Semen Collection from the Stallion and Handling for Artificial Insemination
Dr. Sylvia Bedford-Guaus
All utensils that come into contact with semen should be kept in an incubator at 98.6 degrees Fahrenheit (37 C). Slides and coverslips may be kept on top of a warming stage also set at 98.6 F (37 C). A sudden changes in temperature will result in decreased viability of spermatozoa and may jeopardize the breeding program. However, sperm also die at temperatures above 98.6 F, and most incubators are set well above that. For this reason, semen should not be placed in an incubator or on top of a slide warming stage after collection, and the temperature of the incubator should always be checked when removing a supply item that will contact the semen. It is better to have the supplies that come into contact with sperm a little too cool than a little too hot. Appearance of the sample. This mostly refers to color. Semen is normally whitish to grayish in color and creamy to translucent depending on the concentration of sperm. For example, a yellow sample may indicate contamination with urine, and a pink or brown-tinged sample may indicate contamination with blood, both of which will kill the sperm. A transparent sample may indicate that only seminal fluid, and no sperm, was ejaculated. Any clumps, shreds, or other debris should be noted.
Likewise, all utensils should be clean and dry prior to contact with the sperm sample. Water and residues from detergents or disinfectants are spermicidal. For this reason, the use of disposable utensils is highly recommended. All should be evaluated to be sure they are not toxic to sperm.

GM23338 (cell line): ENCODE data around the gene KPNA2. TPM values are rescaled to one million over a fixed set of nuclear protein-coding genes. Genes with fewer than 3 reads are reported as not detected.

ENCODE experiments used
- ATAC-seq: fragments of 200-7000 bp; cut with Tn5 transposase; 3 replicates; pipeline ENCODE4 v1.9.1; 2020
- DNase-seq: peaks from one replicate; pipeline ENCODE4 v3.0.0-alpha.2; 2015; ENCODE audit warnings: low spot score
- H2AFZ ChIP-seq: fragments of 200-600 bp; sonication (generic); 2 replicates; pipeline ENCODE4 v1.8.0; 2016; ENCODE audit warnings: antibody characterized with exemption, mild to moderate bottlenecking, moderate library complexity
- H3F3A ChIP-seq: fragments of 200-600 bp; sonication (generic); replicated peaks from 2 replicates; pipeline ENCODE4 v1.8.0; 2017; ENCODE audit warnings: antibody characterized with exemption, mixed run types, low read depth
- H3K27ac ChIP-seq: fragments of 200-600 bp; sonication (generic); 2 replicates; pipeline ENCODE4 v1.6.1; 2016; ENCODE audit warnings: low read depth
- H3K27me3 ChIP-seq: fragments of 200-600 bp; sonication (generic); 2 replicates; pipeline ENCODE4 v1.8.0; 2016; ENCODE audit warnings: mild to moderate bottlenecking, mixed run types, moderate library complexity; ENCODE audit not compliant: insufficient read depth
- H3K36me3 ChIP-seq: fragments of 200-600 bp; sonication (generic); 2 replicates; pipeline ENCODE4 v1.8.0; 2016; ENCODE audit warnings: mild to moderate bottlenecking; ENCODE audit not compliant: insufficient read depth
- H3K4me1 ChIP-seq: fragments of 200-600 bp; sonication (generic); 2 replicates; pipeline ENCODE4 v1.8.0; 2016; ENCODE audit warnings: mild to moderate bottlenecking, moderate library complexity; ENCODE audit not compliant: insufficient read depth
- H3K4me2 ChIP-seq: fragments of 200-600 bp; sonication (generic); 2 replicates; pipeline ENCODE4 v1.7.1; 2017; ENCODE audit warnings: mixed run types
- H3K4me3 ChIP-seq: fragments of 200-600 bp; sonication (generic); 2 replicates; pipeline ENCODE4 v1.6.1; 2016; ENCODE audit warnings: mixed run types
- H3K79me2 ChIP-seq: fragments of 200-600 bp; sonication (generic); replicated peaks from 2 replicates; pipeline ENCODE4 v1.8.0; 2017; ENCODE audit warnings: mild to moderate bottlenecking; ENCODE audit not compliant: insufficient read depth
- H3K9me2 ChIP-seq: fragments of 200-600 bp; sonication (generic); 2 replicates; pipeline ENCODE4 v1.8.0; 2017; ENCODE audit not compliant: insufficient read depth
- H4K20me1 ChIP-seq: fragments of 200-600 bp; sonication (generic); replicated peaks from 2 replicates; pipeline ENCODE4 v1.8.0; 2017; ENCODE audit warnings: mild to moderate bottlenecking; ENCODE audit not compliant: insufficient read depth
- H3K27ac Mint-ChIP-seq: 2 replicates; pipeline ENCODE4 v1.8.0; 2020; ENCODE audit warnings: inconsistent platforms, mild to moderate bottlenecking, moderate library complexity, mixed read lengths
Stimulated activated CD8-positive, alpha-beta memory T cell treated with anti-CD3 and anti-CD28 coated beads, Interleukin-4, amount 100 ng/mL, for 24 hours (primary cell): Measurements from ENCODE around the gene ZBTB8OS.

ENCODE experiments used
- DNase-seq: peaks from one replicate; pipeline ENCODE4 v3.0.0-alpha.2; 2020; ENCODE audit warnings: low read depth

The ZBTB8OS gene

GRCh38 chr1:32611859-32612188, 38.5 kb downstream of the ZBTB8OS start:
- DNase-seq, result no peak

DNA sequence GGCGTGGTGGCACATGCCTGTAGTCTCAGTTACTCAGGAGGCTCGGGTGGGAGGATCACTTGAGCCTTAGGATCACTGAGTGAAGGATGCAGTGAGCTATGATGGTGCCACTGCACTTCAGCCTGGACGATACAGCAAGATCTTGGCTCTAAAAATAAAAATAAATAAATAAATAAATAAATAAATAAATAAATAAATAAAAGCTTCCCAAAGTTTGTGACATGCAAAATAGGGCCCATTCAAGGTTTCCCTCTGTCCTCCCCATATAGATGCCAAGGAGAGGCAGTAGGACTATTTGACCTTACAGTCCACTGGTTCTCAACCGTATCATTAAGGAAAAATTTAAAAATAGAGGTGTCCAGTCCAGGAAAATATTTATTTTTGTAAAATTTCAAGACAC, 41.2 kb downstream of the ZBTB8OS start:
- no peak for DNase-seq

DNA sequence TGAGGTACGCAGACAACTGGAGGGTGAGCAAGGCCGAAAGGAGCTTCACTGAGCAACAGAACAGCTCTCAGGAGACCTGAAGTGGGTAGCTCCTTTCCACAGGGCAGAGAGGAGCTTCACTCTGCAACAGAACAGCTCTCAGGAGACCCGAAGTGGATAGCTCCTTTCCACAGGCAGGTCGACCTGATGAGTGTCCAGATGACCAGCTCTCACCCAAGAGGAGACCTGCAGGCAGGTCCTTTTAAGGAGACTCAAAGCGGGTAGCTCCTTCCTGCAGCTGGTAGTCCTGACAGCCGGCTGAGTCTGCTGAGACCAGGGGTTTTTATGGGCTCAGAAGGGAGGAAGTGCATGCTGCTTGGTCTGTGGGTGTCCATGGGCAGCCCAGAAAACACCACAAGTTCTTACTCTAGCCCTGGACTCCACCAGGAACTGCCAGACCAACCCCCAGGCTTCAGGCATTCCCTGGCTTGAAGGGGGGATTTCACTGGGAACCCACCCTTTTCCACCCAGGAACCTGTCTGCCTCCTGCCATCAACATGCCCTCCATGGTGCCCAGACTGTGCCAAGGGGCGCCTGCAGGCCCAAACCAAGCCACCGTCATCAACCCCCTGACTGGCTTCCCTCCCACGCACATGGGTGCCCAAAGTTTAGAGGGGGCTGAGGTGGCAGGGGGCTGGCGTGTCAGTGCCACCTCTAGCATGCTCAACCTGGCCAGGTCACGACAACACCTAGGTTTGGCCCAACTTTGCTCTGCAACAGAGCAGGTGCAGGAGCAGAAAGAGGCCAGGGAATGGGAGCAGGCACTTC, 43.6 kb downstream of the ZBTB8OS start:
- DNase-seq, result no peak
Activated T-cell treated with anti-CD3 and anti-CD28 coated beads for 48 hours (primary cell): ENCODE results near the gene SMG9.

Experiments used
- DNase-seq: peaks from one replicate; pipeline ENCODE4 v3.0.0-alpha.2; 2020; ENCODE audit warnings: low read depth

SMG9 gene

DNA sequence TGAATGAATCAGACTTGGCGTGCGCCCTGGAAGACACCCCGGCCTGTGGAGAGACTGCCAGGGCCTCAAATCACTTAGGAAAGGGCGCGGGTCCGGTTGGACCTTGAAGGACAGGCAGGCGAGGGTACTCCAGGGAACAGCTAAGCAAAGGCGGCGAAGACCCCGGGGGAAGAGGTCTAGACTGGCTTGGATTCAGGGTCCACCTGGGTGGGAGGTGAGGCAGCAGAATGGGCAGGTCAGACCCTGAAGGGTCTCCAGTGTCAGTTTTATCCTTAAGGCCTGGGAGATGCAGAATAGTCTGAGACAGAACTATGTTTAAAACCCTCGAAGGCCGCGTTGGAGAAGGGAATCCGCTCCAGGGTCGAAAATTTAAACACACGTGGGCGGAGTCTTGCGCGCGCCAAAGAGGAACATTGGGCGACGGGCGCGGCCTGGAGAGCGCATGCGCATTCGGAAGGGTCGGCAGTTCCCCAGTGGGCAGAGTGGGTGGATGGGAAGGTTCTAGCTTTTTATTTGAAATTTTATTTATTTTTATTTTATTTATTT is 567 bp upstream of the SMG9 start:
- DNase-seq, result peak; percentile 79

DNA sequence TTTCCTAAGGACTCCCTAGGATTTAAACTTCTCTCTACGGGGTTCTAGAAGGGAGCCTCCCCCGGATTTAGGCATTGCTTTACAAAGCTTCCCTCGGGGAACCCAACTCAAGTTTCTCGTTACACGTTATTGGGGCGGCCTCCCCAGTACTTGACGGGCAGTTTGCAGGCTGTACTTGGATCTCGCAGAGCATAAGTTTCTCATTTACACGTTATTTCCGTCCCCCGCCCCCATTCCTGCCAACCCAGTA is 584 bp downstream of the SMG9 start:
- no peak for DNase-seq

Process semen samples in a laboratory kept at a constant room temperature of approximately 72 to 75 F (23 to 25 C). The semen sample should be handled carefully. Avoid pouring into the bottom of a graduated cylinder; instead, pour carefully down the side of the cylinder. Additionally, avoid exposure to cold drafts or direct sunlight. The key to success is to be thorough but fast in processing and extending the semen sample, whether for packaging for shipment or for immediate insemination on the farm.
Again, once the semen sample is processed do not place it back into the incubator or in warm water bath. Instead, let it cool slowly to room temperature until used for artificial insemination.
Rubber plungers on traditional-type syringes are sometimes coated with a substance that may be toxic to sperm. Non-spermicidal all-plastic syringes (without rubber plungers) should be used for handling semen and for insemination.
Semen extenders are used to dilute semen providing a source of energy for sperm cells, protecting spermatozoa against changes in temperature and or pH, and to avoid excessive bacterial contamination of the sample. In general terms, extenders EXTEND the life of the semen sample.
The extender most commonly used for both artificial insemination and transported-cooled semen is a milk based extender that was developed by Dr. Kenney at the University of Pennsylvania in 1975. This extender contains non-fat dried skim milk (i.e. Sanalac® or store brand), glucose and an antibiotic. The components are mixed in sterile water.